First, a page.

Georgia judges didn’t engage in widescale acts of defiance after the U.S. Supreme Court’s 2015 ruling legalizing same-sex marriage that threw other judicial systems across the South into chaos.

And state lawmakers seem likely to pass legislation next year to update an adoption code that doesn’t include a provision that would allow private charities to refuse to place children with gay couples.

At the Georgia Capitol, there are now at least four LGBT lawmakers, and they soon could be joined by a fifth. De’Andre Pickett, the chief executive of a charter school in College Park, is in a runoff Tuesday for a state House seat.

The first was Karla Drenner, who won election to the Georgia House in 2000. She gives credit to a surprising source for the increased LGBT clout in Georgia politics: the Republican governor.

“And I didn’t expect that when Governor Deal was first elected,” she said. “He recognized that the economic growth for the state of Georgia was a good thing, and in order to do that you have to embrace diversity.”

Many of the candidates were influenced by national dynamics, too.

Reese McCranie, an openly gay candidate who ran for a Fulton County Commission seat, said Donald Trump’s election as president was a “clarion call” for LGBT candidates, women and minorities to run as agents of change against the White House.

“You’re going to see more and more people in the gay community to offer themselves up for public service,” he said. “And they’re going to offer a much-needed voice in state politics.”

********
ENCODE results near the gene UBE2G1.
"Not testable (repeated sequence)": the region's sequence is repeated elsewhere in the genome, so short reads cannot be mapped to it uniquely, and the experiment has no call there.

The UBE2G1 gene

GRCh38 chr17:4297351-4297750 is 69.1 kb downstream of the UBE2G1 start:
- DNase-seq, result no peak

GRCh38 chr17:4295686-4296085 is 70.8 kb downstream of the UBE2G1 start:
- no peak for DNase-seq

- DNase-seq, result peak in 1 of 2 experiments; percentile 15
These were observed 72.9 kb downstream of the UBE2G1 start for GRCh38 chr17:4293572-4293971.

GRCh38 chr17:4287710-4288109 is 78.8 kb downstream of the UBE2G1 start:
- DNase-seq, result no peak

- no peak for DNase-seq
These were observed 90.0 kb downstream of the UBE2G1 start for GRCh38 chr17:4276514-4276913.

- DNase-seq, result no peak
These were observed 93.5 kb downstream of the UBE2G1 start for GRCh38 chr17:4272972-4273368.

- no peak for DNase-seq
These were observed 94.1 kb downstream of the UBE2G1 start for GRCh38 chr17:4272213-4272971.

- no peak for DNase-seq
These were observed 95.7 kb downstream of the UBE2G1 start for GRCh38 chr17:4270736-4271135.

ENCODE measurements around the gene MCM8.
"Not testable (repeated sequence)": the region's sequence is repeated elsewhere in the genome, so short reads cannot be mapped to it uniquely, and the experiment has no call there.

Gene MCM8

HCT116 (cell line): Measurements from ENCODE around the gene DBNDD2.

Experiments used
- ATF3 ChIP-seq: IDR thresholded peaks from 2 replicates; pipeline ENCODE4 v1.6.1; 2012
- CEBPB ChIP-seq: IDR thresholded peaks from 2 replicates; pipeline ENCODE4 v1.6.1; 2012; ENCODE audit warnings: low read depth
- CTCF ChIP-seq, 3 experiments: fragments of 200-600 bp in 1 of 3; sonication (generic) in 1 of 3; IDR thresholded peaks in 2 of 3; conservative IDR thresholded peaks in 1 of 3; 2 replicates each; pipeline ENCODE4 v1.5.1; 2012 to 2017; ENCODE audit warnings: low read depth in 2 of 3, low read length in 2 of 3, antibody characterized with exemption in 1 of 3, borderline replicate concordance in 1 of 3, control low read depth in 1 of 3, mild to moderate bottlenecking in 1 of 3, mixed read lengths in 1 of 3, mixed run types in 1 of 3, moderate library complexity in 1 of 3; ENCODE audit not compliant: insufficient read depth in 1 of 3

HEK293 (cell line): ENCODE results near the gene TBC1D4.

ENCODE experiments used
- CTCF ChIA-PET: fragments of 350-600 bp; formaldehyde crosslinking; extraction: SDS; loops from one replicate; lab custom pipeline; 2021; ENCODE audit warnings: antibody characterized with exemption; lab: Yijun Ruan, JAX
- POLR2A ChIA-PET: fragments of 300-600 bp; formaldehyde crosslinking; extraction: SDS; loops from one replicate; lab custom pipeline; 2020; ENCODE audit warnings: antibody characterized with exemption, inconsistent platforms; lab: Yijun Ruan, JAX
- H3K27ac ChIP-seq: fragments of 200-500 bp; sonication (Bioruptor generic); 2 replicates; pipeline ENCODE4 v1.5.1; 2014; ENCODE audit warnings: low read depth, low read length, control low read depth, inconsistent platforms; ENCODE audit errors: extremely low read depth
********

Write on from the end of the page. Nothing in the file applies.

Drenner said the next frontier could involve more LGBT candidates running for statewide elected office and other posts outside of metro Atlanta.

“In a community like Atlanta, where you’ve had openly gay people get elected, it’s back-page news,” she said, “but outside the city, it’s still a political issue.”

‘An apocalyptic event’

Inside the city, the LGBT community could prove decisive in the race between Councilwomen Keisha Lance Bottoms and Norwood to lead Atlanta.

Tharon Johnson, a Democratic operative who managed Reed’s 2009 campaign, said the “easiest path to City Hall will mean being an ally” to the gay rights community. And both Bottoms and Norwood have put outreach to the LGBT communities at the center of their campaigns.

Norwood said she would use her pulpit to promote the Atlanta anti-discrimination ordinance to state lawmakers, and she would back a “concerted effort” to find and provide services for homeless gay youths living on Atlanta’s streets. She’d make the city’s liaison to the LGBT community a Cabinet-level position.

Bottoms has similar proposals. At a crowded LGBT forum in Midtown, she praised the anti-discrimination ordinance and said she’d put a message of tolerance and inclusivity at the center of her economic policy.

“As a city,” she said, “we have to push and make our position known: that we are not a discriminatory city, that we welcome families of all kinds at the city of Atlanta.”

For some gay rights leaders, there’s an undercurrent of caution.

Drenner, for one, remembers in the early 2000s being warned not to get involved in children’s issues because of fears that gays would “convert kids.” The mother of two said no one bats an eye now when she advocates for children’s causes.

Still, she said, she’s not ready to call the wave of gay candidates — or the three LGBT figures at the center of Tuesday’s vote — a watershed moment.

“It’s exciting, but I’m always waiting for the other shoe to drop,” she said. “Some of my friends in the Legislature will see that trifecta as an apocalyptic event. I’m always conscientiously joyful to see the landscape of equality evolve but mindful that I still live in a sea of red.”